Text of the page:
The circles of life (7) We cannot eat words
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CTA. 1999. The circles of life (7) We cannot eat words. Spore 2000 (Supplement to Spore 84). CTA, Wageningen, The Netherlands.
Permanent link to this item: http://hdl.handle.net/10568/46646
The circles of life (7) We cannot eat wordsGet digital? At the dawn of the new millennium there will be countless speeches and calls for action about The Shame that (almost) half the world is malnourished; they will urge that there is a need,...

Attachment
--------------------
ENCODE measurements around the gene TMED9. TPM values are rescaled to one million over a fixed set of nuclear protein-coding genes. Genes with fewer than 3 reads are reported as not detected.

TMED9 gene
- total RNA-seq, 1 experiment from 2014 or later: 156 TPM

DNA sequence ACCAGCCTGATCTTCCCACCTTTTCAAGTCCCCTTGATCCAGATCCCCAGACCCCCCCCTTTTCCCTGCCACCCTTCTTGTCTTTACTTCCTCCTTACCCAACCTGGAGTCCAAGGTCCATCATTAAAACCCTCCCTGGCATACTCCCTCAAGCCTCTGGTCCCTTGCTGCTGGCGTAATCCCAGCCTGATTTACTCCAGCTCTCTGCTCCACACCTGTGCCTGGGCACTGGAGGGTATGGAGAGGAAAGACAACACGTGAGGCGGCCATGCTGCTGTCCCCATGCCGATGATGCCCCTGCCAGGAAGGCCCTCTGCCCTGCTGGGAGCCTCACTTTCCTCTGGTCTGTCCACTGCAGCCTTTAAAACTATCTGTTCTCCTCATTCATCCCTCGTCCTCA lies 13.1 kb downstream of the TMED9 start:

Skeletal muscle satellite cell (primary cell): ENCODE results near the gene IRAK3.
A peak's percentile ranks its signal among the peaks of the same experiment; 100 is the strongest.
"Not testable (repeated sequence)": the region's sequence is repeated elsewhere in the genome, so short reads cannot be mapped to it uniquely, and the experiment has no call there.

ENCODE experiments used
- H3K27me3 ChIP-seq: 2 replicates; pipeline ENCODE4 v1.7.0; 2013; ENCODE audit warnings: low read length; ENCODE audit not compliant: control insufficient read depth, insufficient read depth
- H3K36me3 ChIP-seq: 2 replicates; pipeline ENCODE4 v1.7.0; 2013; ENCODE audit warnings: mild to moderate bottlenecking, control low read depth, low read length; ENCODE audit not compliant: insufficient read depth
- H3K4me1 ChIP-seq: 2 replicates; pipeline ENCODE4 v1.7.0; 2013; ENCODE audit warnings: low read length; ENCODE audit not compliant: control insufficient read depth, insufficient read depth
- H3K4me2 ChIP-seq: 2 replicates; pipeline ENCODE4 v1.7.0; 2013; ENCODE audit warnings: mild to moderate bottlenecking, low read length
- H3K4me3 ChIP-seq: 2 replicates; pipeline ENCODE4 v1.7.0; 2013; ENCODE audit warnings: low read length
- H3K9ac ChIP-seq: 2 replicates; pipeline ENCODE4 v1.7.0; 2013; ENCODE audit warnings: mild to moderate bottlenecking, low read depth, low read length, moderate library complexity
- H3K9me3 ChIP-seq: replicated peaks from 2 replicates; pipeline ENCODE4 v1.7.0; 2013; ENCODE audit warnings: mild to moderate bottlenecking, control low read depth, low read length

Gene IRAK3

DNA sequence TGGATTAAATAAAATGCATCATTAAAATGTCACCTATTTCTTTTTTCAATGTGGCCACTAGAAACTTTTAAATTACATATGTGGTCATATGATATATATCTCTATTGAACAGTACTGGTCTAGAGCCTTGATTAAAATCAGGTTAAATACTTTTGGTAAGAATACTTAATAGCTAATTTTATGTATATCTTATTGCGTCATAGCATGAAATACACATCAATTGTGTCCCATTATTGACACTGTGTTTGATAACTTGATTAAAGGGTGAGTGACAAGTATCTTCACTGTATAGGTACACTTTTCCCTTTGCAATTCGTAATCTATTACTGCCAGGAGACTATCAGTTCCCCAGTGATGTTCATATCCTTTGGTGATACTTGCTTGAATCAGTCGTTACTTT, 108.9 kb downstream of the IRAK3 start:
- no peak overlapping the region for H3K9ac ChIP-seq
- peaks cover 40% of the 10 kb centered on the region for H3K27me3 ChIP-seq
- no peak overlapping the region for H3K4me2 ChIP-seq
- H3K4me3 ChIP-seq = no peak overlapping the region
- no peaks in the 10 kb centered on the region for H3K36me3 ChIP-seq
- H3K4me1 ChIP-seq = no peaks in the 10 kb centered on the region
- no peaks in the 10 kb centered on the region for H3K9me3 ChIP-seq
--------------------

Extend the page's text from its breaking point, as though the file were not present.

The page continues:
Get digital? At the dawn of the new millennium there will be countless speeches and calls for action about The Shame that (almost) half the world is malnourished; they will urge that there is a need, despite the amazing progress made by mankind in recent decades, to redouble efforts and seek new breakthroughs. Such speeches began several decades ago, and will continue, hopefully less shrilly and more optimistically, for several decades to come. Much of that challenge lies in ensuring universal access to the means of production for sustainable food security. There will also be speeches they started several years ago about the apparent shame that half the world has never made a phone call and that the new divide is between the information haves and have-nots. Such speeches come from people who have a vision of the world in which every village and community can have at least a computer, solar-powered if need be, linked to the world s Internet of all computers by satellite. Part of the process of globalisation means that more people want to share information and exchange knowledge with unseen partners elsewhere in the world, and in so doing, enhance their own societies and survival. There are many who nurture dreams of a world linked by communication networks, dreams ranging from dollars to democracy to decentralisation. Indeed there are some who firmly believe that the world has already reached this stage, though many are not aware of it, nor are they able to be part of the emerging Information Society. Most of the individuals, families, villages and communities who are described as these half-the-worlds , are the same in each half. No sustainable level of adequate, proper, decent nutrition and no access to the world s information which is symbolised by a telephone call. In the Caribbean and the Pacific, thanks in part to their being islands, several ACP countries have reasonably decent levels of nutrition and rather good communications networks. In many African countries, there are large swathes of hope and islands of despair or doom, from the points of view of nutrition and of rural sustainability. And there are firm plans, reaffirmed by Africa s leaders at the close of the century, to ensure that every community and every village will have access to an African Information Society by 2010. Our speechwriters, visionaries, and historians all seem to walk through the landscape of poetic ideas and notions as if they were practising shifting cultivation and moving on to new lands every once in a while. Some seem to see the world and wish to explain it to us simpler folk as if we were entering the Information Age or the Digital Millennium and leaving the Industrial, or Agroindustrial, and Agricultural Ages behind us. For those countries and societies that are still largely agricultural and not yet industrial, such visionaries even talk of leap-frogging (an ungainly expression if ever there was one) straight from the Agricultural to the Information Age. Our lives in the new millennium will be dominated by many forces, most of which we cannot even predict today. Some talk of mainly disaster, others of reaching or fleeing to other planets, and still others of a more spiritual being. Two forces, at least two, we can predict will be with us, and us with them. One is information technology, advances in computing and digital logic. There is a logic in the digital calculations that are used to make computers work for us; it uses a system of 0 and 1, zeroes and ones, offs and ons. It has its uses, this logic, a great many uses, not least for enhancing agricultural production and rural life. But its stark, on off thinking does not apply everywhere, not in a world where many think of a constant continuum, progress, change, whether it is in circles, in circles of life, or, as you may think, in spirals. We do not, as people, really jump from age to age, idea to idea, as if they were lands to be left behind and lands to be conquered. We combine, blend, and fuse our pasts, presents, and futures. The other, enduring, logic that will surely stay with us is agricultural. We all need to eat. For what we are about to receive, for what we are about to grow, let us be thankful, for it is agriculture which makes us what we are. Half the world is waiting for a dialtone President Thabo Mbeki, South Africa